Four steps to compliance

Richards says there are four key areas that large organisations must consider when it comes to regulatory compliance planning – Plan, Execute, Analyse and Learn.

1. Plan

This involves risk profiling, tailored questions, training and industry expertise.

“You must assess the legislation that is important to your business," Richards says. "It will be different for insurance or financial services than for retail."

Key questions for a risk assessment could include, 'How does the environment currently work?', or 'What new legislations are coming?',” Richards says.

A gap in policies and procedures could show up the need for training, or the requirement to engage subject matter experts.

“Focus is often broader than regulatory; organisations use this process to gauge a site’s performance against operational, financial and service measures. This gives a complete end-to-end view of the opportunities and risks that exist on a local level,” she says.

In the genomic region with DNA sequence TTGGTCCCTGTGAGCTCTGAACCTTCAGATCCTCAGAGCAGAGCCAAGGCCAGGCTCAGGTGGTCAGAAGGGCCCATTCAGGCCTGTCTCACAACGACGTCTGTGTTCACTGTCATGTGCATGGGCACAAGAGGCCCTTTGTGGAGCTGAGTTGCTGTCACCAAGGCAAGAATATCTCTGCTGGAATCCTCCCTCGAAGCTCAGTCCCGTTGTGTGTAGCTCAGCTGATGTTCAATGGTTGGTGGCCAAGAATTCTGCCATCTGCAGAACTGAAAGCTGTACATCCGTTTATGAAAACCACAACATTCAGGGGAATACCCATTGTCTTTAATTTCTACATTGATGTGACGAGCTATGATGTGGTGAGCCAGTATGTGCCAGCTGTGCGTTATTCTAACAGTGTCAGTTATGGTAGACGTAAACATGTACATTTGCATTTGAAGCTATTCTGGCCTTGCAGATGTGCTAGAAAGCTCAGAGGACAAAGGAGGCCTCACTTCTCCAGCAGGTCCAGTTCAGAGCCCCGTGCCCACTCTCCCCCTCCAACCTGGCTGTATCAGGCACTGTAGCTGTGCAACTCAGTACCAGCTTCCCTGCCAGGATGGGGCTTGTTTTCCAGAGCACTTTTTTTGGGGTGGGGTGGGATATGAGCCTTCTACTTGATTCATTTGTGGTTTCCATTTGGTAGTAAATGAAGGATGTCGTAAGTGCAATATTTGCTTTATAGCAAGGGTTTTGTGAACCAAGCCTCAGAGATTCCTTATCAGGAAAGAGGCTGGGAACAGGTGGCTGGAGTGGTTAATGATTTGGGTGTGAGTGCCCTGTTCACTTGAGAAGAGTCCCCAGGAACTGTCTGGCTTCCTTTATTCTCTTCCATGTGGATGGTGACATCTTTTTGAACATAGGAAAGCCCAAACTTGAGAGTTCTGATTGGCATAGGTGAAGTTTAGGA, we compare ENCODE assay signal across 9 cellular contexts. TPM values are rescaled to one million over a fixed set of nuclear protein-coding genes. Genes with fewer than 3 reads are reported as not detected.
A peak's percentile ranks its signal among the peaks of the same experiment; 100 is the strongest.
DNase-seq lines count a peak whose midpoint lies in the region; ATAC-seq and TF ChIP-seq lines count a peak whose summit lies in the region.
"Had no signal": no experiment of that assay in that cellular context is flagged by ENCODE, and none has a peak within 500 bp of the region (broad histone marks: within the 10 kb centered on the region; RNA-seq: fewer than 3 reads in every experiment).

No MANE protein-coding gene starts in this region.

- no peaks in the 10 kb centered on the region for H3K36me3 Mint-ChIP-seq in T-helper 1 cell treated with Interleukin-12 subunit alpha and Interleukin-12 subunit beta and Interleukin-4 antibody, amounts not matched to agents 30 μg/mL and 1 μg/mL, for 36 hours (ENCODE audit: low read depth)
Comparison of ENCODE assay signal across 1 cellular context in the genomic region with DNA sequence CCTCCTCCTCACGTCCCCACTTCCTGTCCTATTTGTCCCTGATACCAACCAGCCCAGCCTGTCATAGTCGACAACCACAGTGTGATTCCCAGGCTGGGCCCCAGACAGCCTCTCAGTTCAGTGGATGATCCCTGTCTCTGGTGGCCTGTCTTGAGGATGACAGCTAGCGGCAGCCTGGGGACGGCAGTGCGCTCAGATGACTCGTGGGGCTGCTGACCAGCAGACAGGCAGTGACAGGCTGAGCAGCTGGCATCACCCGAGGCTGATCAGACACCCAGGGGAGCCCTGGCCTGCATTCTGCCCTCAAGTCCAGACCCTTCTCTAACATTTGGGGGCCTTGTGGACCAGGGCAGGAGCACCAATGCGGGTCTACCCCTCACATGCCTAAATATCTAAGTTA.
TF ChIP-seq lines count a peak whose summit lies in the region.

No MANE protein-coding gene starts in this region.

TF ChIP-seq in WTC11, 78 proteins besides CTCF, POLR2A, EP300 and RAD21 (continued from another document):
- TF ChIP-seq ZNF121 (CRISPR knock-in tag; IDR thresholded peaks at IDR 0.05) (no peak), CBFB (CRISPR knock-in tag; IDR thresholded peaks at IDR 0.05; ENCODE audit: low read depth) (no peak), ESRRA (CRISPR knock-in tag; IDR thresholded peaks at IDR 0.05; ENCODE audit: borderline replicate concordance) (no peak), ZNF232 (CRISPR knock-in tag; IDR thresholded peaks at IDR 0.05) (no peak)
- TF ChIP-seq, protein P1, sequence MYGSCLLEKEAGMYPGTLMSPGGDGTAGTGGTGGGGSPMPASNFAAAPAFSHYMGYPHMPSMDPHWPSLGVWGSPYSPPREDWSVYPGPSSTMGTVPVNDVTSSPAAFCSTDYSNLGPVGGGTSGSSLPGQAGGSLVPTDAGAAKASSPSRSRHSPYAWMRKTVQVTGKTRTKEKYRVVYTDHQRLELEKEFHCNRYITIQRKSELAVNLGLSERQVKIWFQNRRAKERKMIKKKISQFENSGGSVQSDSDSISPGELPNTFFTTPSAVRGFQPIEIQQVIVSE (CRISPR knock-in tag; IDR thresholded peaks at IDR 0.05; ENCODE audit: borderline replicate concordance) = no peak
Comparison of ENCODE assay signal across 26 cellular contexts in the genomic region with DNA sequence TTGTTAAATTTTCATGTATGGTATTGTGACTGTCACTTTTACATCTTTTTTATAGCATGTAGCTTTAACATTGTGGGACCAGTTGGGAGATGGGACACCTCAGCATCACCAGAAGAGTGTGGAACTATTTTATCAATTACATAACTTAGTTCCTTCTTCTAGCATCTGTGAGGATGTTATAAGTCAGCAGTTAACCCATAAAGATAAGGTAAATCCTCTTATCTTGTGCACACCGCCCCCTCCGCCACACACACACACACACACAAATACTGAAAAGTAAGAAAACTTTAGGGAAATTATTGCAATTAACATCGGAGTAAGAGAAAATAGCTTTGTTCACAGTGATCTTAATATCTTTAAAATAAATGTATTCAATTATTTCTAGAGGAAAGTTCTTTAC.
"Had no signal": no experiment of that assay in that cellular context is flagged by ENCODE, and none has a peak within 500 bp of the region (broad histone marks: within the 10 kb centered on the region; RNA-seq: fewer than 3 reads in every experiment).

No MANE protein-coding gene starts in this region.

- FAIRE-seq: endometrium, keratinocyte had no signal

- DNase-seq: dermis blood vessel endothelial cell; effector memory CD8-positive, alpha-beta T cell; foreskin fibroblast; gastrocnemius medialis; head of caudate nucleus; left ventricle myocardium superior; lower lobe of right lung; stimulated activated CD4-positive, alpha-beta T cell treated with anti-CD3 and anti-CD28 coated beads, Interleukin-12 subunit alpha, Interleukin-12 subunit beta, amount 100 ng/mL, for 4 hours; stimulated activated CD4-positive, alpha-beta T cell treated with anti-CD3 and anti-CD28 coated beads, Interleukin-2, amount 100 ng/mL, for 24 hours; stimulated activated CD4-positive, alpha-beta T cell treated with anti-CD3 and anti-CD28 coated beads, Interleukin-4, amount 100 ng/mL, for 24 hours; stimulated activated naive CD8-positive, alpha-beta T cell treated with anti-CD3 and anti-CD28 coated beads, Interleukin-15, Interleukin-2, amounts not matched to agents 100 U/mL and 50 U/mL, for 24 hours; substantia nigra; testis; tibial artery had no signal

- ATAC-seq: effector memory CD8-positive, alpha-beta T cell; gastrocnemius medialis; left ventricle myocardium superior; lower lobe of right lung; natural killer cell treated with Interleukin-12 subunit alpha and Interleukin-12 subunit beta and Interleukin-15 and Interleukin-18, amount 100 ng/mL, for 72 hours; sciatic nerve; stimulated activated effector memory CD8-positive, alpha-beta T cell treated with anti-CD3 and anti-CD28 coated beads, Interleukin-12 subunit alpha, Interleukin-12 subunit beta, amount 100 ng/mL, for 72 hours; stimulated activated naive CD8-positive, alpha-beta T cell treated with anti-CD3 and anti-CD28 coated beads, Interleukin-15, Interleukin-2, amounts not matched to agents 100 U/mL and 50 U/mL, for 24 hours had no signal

2. Execute

This involves embracing innovative technology and processes for a cross-network audit of compliance. Scheduling audit execution is key. Richards explains it is about building a model that satisfies an organisation's budget, size and history of compliance.

"One way is to audit all sites. A second way is a risk approach, where you may only audit 10 percent of locations, but do the least-performing 10 percent," Richards says.

Some sites may have their own audit team, so asking the right questions and ensuring they are correctly trained is vital. Richards adds that it can be helpful to engage a subject matter expert to execute an audit.

"An issue might be safety, so you want to make sure a safety expert is involved. It can also be a key opportunity to coach people," she says.

3. Analyse

Here it is important to delve deep into the findings for insights that can lead to better compliance management. This could be facilitated with tailored dashboard reporting, real-time analytics or App-enabled monitoring on the run. Richards says to look for spikes in activity by region, or spikes in sales by site or product category.

"Ask, 'What are the key risks, where do they sit, why there are risks, and what is causing them?'" Richards says.

4. Learn

Embracing continuous improvement can make the difference between risk and success, and each piece of information should fuel change for the better.

Richards says industry benchmarking can help, as can access to subject matter experts for guidance and advice. Risks identified in the audit process can and should inform the broader assurance program.